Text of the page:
Many of our invaluable hymns were written under the immediate conviction that Methodism was "raised up to spread scriptural holiness through the land." The ninety-fifth hynn, addressed to the “Author of faith," and describing “inward religion," is an admirable composition, an instructive homily on the way of faith. Here the principle is characterized as a “realising light," a "kindled fire," an "active flame;" and the work of faith is to disperse the “clouds” and “shadows” of time; to connect with the present things “past” and “future;" to exhibit "the invisible to mortal eye ;” and to receive into the human heart “pardon, and holiness,


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and heaven.” Catch the fire of this hymn, and you have the spirit of Caleb and Joshua. Did they say of the promised land, when they came in sight of it, full of giant enemies as it was, "Let us go up at once and possess it, for we are well able to overcome it?" Just so will you claim the Canaan of persect love, while your soul is animated by this strong confidence.

But the question is, How shall this faith be put in exercise, so as now to receive the blessing? "I want so to believe as to enter in : how shall I do it ?" One thing to be borne in mind is, the distinction between works in order to "the faith that sanctifies,” and works in order to sanctification. If sanctification were by works, Christ would be lost sight of. But works in order to the faith that sanctifies, are the well-directed struggles of the wise and able mariner to gain the “ desired haven.” The notion of sanctification by works fosters pride, exalts self, and leads to the cry, “The temple of the Lord, the temple of the Lord, are we:" "Stand by thyself, come not near me; I am holier than thou." But works in order to the faith that sanctifies, lay the leper, all loathsome and helpless, at the feet of Christ, and then send him to exalt the riches of Divine mercy by telling what great things the Lord hath done for him.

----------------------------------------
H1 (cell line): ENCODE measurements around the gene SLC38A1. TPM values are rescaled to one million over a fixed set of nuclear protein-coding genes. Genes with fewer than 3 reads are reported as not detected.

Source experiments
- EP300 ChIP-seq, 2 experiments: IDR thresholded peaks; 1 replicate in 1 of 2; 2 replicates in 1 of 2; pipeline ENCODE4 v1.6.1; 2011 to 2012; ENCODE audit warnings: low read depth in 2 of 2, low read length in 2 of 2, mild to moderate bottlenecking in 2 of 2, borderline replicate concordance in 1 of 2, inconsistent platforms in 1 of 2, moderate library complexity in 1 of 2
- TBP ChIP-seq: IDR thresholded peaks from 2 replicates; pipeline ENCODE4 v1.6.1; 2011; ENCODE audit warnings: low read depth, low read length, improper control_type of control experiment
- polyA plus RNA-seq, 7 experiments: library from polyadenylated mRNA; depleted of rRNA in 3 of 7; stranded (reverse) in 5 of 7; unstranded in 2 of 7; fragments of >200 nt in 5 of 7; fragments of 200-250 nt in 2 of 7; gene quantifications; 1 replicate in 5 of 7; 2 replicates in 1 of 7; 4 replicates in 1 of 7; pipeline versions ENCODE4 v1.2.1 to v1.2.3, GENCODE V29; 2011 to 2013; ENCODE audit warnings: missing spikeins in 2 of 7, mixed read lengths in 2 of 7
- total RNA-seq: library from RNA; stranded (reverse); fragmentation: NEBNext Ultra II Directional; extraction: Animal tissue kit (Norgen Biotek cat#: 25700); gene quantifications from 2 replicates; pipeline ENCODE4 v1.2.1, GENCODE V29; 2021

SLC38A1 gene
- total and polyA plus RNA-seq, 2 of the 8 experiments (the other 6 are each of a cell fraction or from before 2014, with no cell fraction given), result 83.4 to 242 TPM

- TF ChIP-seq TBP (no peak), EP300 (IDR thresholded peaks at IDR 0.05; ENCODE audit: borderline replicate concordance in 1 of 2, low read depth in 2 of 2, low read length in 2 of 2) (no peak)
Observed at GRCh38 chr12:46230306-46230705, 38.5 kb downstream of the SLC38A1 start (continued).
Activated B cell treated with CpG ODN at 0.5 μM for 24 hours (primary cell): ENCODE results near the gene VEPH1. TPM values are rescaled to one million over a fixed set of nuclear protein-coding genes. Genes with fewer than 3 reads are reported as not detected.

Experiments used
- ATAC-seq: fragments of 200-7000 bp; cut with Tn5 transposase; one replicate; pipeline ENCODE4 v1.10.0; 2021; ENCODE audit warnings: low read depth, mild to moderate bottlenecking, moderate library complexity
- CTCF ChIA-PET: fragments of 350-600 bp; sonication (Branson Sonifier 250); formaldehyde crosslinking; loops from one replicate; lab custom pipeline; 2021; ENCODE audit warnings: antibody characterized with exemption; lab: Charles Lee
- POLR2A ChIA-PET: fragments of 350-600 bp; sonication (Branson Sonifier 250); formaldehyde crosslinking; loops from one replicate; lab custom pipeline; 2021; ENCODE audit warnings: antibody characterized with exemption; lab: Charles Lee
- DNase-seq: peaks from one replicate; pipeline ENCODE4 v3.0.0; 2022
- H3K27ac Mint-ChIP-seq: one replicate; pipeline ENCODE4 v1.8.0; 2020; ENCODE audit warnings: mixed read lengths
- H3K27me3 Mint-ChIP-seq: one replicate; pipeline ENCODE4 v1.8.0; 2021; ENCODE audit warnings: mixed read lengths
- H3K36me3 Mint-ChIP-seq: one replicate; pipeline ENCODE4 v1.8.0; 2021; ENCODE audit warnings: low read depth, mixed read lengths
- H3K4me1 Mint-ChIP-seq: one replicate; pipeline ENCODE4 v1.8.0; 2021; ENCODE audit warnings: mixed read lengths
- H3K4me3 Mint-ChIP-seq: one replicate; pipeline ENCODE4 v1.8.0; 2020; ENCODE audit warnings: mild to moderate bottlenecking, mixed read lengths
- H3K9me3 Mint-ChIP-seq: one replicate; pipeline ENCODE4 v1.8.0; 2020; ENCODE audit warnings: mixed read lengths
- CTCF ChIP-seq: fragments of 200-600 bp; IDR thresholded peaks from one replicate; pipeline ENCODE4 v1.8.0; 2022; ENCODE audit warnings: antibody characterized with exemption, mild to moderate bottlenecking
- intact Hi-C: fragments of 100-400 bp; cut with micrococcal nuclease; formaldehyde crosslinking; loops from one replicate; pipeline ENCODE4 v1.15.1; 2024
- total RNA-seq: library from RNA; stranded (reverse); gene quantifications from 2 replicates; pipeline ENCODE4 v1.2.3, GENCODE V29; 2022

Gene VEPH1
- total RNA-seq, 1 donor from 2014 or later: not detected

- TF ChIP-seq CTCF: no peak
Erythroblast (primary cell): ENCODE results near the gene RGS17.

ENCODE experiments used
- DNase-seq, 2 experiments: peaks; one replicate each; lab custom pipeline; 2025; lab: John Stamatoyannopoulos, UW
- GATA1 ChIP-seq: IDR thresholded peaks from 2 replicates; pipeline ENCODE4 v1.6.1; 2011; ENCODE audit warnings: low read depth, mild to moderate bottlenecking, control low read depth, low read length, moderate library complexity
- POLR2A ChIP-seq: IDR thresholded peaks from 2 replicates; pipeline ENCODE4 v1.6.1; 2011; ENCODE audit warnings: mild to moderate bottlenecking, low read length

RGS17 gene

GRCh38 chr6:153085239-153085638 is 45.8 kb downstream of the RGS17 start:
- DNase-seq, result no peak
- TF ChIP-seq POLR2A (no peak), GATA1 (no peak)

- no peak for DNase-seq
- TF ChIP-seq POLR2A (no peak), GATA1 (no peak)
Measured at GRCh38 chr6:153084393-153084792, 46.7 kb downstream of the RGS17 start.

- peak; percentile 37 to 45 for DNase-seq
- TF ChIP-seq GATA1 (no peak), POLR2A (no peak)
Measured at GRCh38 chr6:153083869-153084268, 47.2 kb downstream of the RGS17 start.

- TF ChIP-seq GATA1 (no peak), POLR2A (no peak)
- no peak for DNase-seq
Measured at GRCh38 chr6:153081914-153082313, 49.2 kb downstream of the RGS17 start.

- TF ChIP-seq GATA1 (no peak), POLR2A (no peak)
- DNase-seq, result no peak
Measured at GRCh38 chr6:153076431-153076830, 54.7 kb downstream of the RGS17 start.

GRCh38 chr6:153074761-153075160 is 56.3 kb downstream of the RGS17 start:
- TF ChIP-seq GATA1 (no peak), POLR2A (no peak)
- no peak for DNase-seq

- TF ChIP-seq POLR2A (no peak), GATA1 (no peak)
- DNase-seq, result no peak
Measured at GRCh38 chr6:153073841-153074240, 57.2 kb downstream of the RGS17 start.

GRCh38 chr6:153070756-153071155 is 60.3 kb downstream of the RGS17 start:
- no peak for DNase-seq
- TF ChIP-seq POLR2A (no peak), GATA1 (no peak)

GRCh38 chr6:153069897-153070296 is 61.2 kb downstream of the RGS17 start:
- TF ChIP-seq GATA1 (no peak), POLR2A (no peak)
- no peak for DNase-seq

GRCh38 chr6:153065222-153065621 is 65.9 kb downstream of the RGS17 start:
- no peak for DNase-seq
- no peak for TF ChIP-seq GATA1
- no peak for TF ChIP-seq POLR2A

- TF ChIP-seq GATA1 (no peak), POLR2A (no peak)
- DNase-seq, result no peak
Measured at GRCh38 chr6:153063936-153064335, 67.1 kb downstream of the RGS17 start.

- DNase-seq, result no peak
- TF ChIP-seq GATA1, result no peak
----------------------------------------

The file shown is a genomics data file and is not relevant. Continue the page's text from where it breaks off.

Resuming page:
The want of inward holiness must be known and deeply felt, before you can cordially and heartily appropriate Christ and His great salvation. This is a branch of self-knowledge atiained by much prayer, by increased attention to the purity and spirituality of the law, and by continuous efforts to gain complete mastery over sin.

In order to obtain the blessing, you must believe for it, casting yourself, with all your sins, on “the atoning God.” It is observable that those who were healed by Christ did not all urge their plea in the same manner. In some, faith presented the distressed object before the Saviour's eye, and prompted the prayer that reached His ear. Others seemed not content with This passive faith : they pressed on till they came so near to Christ that they placed themselves in contact with Him. “ They touched Him." This was not offensive to Christ ; for " as many as "thus “ touched Him were made perfectly whole.” Now this distinction obtains in the exercise of faith for the sanctifying grace. Many in pursuit of the blessing have received Christ, and have been "changed into the same image," while simply waiting in devout expectation. At the moment of spiritual healing they lay passive, only breathing out their wishes to God.